Thomas “Tad” Lincoln, fourth and youngest son of President Abraham Lincoln (1861-65), rides one of his two ponies.
Archives for July 2013
Excerpt from a news story about Grover Cleveland from the Chicago Daily Tribune, February 12, 1894:
Besides the two babies, Esther and Ruth, there are innumerable pets at the White House. Scattered through the broad demesne belonging to the Chief Magistrate are myriads of hares running wild in the grounds and furnishing rare sport for the foxhounds and dachshounds [sic] belonging to Mrs. Cleveland. In the limpid pools of the rose and orchid houses attached to the conservatories are hundreds of imported fish, the principal being the many-tailed Japanese variety of goldfish and the famous paradise fish from Siam.
Game chickens of the shawineck breed are conspicuous whenever a visit is paid to the stables attached to the White House, and Coachman Willis is justly proud of the success which has attended his efforts in raising these pretty fowls. In quadrupeds there is almost every known specimen at the little pagoda-shaped sentry box on the east side of the mansion, where the White House babies in charge of their nurses can be seen every fair day. Gamboling about toddling Ruth, or hiding under the carriage containing infantile Esther, can be seen a cocker spaniel, beautifully marked in white and brown, or a collie, which, though a new arrival, seems perfectly at home amid his new surroundings.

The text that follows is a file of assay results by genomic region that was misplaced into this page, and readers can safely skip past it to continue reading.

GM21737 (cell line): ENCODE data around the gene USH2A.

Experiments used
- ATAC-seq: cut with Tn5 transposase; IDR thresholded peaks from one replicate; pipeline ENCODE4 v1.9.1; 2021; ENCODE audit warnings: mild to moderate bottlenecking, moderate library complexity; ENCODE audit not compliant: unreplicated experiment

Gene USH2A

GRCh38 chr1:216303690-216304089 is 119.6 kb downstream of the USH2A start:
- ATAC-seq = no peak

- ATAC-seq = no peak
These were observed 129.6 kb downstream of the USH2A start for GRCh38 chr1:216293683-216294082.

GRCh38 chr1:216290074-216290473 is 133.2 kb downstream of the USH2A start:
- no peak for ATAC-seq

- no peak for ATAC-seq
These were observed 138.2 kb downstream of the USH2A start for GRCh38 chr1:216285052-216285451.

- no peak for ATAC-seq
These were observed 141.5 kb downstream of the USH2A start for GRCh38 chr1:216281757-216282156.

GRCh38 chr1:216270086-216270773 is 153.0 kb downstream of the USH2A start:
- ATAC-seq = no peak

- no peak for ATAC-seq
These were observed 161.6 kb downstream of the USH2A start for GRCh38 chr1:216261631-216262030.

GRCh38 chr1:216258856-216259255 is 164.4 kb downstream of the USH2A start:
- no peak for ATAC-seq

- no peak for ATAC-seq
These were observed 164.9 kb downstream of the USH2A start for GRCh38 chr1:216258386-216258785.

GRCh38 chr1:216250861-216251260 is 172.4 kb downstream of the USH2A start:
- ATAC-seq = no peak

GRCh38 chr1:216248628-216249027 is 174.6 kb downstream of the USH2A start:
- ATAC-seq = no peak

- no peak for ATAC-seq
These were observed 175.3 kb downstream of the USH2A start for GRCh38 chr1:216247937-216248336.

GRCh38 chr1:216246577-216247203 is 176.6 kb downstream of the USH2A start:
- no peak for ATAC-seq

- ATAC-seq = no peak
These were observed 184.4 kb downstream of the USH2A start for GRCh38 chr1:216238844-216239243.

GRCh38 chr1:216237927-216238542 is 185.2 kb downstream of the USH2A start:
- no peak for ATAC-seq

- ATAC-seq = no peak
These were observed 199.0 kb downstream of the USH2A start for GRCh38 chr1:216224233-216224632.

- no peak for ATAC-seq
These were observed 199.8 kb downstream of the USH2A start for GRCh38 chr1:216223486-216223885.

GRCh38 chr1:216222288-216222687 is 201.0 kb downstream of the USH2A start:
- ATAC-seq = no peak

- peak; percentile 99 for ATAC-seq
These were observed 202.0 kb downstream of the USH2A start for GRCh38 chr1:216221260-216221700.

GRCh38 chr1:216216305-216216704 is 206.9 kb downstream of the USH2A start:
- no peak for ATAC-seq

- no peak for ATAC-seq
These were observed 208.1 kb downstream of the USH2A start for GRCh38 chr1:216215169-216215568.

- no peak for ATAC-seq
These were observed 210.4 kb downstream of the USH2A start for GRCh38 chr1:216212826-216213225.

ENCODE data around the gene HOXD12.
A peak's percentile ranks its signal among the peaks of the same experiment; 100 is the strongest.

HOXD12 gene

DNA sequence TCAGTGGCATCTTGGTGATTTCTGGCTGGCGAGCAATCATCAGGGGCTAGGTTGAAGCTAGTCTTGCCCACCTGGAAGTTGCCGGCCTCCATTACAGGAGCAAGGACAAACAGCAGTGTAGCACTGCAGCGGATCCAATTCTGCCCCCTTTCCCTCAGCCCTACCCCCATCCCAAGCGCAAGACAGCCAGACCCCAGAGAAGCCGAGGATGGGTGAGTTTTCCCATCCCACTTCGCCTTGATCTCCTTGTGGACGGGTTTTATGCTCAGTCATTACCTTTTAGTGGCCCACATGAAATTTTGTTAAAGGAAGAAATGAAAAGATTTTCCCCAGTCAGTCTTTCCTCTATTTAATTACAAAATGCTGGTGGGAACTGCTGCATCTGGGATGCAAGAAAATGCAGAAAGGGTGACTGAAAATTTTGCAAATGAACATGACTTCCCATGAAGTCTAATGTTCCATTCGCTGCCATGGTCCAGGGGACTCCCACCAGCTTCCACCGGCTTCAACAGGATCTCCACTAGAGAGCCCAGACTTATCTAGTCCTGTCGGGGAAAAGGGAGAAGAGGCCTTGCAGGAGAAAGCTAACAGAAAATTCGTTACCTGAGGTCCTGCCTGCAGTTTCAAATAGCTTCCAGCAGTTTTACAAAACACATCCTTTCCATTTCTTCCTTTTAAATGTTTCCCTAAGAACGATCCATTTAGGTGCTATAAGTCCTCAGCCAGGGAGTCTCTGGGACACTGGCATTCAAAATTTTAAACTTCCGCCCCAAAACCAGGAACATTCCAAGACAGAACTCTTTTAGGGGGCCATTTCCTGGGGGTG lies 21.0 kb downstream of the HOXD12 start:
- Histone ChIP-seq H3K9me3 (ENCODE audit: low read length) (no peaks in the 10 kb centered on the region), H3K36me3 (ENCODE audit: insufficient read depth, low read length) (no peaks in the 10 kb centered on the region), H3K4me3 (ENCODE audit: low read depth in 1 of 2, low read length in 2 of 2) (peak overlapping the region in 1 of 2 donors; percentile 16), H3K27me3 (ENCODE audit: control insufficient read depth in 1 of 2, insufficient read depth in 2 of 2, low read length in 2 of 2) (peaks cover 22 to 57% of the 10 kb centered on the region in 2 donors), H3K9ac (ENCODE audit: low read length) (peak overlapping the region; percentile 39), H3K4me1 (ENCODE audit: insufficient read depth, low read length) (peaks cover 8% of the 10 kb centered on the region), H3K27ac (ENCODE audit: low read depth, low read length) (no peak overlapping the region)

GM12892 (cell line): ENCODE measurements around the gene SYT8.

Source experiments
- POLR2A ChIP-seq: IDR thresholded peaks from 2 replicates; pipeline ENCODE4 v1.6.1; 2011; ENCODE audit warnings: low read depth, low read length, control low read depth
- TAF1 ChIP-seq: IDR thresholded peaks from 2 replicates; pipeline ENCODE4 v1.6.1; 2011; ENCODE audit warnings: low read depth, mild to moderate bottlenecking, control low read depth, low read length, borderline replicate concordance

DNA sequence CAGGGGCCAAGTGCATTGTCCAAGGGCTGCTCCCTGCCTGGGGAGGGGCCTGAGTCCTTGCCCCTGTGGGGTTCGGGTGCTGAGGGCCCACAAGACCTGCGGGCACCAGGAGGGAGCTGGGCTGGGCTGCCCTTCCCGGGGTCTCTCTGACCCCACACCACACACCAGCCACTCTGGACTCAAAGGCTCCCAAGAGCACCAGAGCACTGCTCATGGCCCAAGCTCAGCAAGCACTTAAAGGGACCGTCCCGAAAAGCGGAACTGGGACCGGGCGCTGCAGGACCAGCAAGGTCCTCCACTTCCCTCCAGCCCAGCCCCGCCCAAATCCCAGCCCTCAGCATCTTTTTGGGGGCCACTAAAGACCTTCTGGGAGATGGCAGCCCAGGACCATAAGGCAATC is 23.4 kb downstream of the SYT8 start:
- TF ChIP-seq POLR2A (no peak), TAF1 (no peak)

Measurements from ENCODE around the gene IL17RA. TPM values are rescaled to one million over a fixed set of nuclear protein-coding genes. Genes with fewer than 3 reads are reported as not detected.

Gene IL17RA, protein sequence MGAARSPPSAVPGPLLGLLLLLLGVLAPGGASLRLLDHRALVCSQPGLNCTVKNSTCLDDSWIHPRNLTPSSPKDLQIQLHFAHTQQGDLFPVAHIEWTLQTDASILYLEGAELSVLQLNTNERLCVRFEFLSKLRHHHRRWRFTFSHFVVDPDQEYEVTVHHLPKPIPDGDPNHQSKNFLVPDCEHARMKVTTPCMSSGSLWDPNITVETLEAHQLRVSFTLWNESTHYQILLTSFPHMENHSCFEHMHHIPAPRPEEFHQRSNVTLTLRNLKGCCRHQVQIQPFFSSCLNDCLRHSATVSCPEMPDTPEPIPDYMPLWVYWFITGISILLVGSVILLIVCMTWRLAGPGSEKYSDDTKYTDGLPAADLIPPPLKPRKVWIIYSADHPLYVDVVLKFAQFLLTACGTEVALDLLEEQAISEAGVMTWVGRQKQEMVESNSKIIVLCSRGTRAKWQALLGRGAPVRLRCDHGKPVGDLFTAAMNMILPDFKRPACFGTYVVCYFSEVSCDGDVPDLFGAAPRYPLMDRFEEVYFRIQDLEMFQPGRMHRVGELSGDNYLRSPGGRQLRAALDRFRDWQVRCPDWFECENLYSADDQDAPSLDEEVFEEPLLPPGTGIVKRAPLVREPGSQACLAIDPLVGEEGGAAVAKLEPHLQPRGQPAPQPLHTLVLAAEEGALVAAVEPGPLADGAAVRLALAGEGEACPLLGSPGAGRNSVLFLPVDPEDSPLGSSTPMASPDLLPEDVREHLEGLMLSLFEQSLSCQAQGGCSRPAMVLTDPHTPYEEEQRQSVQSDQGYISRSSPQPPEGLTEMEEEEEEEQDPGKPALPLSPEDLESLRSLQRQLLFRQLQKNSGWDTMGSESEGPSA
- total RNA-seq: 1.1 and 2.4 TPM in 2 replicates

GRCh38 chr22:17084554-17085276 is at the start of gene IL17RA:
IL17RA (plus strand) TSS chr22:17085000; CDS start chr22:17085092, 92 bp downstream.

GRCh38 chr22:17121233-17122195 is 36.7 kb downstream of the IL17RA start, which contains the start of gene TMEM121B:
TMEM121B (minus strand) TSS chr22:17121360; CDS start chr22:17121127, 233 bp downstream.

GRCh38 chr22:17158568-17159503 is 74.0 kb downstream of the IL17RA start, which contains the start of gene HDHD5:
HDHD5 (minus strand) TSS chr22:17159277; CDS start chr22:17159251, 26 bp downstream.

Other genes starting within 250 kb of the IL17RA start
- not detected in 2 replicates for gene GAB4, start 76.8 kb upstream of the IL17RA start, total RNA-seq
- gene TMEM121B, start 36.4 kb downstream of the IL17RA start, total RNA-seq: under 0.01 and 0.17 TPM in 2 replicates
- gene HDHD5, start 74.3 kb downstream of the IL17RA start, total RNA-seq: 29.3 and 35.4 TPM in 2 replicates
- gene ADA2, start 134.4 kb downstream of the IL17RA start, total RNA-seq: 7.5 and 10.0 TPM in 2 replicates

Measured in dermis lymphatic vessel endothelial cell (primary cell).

Hector, the well-known black French poodle of Mrs Cleveland, is at Buzzard’s Bay for the winter, as a companion for the St. Bernard, famous as a medal winner.
A bow-legged, squat-figured dachshund, with long flapping ears, is a great pet with the occupants of the White House, being a recent importation from Germany.
Until a few days ago, a voracious tulip-bulb fiend in the shape of a raccoon could be seen climbing up and down the trees facing the Treasury Department, but he made one foray too much, and the story is that a gardener’s spade cut his earthly career short.
Mrs. Cleveland’s ponies, a handsome pair of animals, which their mistress usually drives to a low and easy going phaeton, complete the list of pet animals contiguous to the White House, birds being tabooed inside the mansion.
Special thanks to: The Long and the Short of It All
Our nation’s 23rd president, Benjamin Harrison, had at least one soft spot — his grandchildren.
In fact, some of these kids moved into the White House along with their parents, Russell Benjamin Harrison and Mary Scott McKee.
President Harrison was known for closing up the Oval Office around noon most days and heading out to the White House Lawn to play with his grandchildren and their many pets.